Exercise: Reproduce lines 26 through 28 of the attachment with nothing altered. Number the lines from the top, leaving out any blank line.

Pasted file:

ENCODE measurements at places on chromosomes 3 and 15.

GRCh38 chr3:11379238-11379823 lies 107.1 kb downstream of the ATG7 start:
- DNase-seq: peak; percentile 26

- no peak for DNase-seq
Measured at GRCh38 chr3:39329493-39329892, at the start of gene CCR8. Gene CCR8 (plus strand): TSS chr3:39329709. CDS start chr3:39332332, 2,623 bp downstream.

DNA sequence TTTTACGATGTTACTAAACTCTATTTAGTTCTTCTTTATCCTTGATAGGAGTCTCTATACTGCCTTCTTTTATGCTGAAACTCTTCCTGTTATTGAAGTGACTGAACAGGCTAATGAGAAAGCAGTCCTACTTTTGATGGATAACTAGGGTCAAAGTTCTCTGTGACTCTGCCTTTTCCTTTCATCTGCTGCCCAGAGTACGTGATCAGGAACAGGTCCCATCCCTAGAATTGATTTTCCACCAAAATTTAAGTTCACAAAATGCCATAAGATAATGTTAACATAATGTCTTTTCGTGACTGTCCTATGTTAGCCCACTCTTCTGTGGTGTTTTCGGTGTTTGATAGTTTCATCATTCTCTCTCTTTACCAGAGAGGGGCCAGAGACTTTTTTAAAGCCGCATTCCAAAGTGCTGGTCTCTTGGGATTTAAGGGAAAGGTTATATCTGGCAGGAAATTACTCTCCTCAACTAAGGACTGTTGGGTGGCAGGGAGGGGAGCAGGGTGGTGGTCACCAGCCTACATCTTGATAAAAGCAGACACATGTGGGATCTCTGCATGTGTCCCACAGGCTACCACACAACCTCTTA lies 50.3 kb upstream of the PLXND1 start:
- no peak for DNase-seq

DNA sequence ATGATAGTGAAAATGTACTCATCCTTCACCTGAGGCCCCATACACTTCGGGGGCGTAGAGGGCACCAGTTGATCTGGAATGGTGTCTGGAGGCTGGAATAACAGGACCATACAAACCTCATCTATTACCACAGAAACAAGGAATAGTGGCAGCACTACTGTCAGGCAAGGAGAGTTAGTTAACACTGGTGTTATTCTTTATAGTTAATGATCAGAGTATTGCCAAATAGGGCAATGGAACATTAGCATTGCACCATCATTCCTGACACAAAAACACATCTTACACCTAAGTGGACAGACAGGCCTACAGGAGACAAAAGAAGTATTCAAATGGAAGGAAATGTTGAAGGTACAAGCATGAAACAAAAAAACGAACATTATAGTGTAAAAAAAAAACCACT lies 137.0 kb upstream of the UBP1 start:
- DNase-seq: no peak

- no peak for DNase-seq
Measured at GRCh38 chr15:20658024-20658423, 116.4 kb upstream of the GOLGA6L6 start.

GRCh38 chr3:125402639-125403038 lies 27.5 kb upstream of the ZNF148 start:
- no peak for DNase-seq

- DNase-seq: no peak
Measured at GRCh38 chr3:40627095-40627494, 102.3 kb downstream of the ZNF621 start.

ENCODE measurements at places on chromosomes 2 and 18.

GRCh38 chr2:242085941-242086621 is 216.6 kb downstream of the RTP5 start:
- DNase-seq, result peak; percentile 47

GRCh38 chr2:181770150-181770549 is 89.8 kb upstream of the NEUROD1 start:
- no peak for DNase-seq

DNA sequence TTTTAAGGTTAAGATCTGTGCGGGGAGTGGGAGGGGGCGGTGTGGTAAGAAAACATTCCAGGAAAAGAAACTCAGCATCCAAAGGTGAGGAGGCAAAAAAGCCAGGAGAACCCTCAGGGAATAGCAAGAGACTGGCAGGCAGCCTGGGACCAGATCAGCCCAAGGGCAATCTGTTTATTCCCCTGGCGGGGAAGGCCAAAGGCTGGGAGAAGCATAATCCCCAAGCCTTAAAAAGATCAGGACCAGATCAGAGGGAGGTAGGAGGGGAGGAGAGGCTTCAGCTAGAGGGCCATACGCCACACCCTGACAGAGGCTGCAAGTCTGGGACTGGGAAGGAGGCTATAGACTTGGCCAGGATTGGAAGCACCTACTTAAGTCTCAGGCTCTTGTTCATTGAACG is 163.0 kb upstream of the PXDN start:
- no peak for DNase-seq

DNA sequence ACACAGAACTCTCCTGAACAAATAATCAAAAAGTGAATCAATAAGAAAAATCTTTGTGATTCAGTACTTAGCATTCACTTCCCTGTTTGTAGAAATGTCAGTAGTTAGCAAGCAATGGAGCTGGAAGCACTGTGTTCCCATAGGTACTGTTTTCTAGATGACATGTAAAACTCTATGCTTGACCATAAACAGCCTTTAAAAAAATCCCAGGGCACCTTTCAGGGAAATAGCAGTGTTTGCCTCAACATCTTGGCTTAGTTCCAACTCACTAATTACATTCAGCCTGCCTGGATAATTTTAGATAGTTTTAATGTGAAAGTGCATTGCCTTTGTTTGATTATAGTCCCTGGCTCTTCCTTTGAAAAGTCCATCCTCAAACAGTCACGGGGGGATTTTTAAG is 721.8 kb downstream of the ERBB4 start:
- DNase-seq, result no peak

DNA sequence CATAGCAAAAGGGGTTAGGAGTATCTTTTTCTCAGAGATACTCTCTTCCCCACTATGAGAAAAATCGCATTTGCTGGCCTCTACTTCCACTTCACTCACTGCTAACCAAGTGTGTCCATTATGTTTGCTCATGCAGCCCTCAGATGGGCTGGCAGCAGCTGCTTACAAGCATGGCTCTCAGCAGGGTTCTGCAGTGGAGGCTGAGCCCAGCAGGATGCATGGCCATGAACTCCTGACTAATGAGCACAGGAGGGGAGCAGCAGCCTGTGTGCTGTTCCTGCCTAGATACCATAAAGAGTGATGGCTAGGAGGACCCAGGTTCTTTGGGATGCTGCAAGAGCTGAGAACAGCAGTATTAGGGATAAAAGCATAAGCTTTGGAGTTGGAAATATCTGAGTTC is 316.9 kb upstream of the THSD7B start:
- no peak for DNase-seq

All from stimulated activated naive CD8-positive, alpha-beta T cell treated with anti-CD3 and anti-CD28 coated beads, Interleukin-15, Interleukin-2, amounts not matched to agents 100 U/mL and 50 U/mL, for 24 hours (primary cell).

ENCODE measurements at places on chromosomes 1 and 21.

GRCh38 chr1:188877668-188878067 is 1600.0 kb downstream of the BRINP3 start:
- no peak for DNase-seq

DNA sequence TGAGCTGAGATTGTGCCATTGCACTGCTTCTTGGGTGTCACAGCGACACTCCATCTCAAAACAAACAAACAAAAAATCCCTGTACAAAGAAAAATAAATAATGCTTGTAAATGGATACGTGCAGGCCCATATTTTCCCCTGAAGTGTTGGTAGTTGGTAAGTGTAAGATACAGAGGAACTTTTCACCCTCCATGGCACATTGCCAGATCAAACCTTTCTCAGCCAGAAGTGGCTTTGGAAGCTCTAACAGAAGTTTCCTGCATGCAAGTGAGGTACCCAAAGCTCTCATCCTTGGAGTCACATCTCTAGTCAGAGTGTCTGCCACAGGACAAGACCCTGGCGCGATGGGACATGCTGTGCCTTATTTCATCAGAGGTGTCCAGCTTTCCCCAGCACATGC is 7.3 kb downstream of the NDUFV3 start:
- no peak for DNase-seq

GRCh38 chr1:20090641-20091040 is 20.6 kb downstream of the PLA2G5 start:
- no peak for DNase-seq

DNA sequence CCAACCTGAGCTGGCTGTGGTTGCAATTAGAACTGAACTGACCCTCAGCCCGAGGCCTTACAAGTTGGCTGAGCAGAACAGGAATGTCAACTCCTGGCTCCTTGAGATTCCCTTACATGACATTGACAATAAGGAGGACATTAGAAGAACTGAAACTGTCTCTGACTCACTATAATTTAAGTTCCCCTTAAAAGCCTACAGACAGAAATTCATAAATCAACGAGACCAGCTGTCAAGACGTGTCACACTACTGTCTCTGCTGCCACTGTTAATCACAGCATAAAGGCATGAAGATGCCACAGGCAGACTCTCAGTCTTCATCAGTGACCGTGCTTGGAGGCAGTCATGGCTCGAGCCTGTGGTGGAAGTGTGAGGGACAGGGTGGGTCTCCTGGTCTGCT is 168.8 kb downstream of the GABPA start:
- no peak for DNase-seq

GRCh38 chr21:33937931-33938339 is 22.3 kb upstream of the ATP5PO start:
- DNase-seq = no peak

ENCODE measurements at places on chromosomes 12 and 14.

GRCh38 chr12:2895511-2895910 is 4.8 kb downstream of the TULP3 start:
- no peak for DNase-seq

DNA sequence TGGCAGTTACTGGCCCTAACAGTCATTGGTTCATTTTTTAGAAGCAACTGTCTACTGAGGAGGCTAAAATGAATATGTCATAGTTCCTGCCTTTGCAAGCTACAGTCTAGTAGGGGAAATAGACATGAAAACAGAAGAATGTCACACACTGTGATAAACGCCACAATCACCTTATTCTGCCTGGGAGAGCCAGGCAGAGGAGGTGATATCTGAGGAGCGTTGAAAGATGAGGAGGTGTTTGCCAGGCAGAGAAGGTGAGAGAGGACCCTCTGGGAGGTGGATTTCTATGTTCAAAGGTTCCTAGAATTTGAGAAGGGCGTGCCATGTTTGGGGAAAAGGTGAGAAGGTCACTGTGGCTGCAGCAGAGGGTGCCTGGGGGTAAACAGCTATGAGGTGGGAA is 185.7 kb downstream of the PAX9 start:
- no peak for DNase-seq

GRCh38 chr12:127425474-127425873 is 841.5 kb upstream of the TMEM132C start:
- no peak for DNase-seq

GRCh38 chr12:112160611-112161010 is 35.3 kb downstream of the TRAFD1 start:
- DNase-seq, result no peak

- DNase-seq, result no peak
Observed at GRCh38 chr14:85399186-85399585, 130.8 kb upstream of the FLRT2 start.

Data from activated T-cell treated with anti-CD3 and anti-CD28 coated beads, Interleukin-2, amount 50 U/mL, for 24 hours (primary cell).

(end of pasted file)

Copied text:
- no peak for DNase-seq

All from stimulated activated naive CD8-positive, alpha-beta T cell treated with anti-CD3 and anti-CD28 coated beads, Interleukin-15, Interleukin-2, amounts not matched to agents 100 U/mL and 50 U/mL, for 24 hours (primary cell).

ENCODE measurements at places on chromosomes 1 and 21.